Proposed Poultry Litter Management Act Means a Change in How Growers and Integrators Manage Litter

Updated: Jul 9, 2020

By Ashley Ellixson and Paul Goeringer

People in plastic gear with baby chicks (Photo by Edwin Remsberg).
People in plastic gear with baby chicks (Photo by Edwin Remsberg).

This post should not be considered legal advice or a political statement for or against this proposed legislation.

I hope, this year, to look at more proposed legislation currently pending before the General Assembly during the 2016 session. Recently introduced was SB 496, the Poultry Litter Management Act (, which would change how poultry litter is handled in Maryland. SB 496 would require a poultry company, also known as the integrator, to take ownership of poultry litter in certain situations. The legislation would also make certain information available which currently is not publically available.


Before we look at the legislation in detail, let’s talk about how the current system works in Maryland. Currently, the contract between the integrators and growers specifies that the litter is the property of the grower. Growers utilize the litter as a low cost organic fertilizer that is applied to various fields according to a comprehensive nutrient management plan. Litter can be temporarily stored according to Maryland Department of Environment (MDE) regulations. If growers over apply nutrients without regards to their nutrient management plan or improperly store litter, then those growers will face penalties from MDE. The excess litter can be transported to other producers in need of nutrients or to alternative users (such as utilization for energy production) through programs offered through Maryland Department of Agriculture.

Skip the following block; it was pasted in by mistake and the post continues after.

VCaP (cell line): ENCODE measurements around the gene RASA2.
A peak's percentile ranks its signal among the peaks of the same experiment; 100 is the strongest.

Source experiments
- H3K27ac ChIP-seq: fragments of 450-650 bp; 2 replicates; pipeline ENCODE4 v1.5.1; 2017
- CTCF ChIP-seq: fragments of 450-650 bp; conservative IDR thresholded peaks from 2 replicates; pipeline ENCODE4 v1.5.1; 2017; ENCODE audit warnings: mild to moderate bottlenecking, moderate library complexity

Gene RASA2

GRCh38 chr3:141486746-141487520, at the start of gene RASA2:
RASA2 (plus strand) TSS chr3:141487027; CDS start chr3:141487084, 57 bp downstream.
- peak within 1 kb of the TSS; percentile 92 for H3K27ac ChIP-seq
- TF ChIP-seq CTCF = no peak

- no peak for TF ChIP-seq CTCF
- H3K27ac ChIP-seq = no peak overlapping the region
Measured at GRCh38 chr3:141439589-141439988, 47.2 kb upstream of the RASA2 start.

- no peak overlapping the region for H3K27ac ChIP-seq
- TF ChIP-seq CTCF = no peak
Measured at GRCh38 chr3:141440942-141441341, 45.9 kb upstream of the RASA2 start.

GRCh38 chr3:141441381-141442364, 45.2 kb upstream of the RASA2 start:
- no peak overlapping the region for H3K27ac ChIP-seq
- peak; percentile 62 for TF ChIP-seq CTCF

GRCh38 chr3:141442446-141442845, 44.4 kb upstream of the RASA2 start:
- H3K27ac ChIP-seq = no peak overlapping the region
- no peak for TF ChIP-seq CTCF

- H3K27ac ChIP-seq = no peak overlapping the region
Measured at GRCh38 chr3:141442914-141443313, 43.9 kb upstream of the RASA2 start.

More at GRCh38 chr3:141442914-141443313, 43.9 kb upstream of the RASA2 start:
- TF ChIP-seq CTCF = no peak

Proposed Legislation

The proposed legislation would change how the current system operates. Under the proposed legislation, a grower would only retain the amount of manure necessary to meet the nutrient needs from the comprehensive nutrient management plan. Any excess litter would be the responsibility of the integrator to remove from the farm and deliver to a specified list of places; more on that in a minute. This removal of excess litter would take place once a year.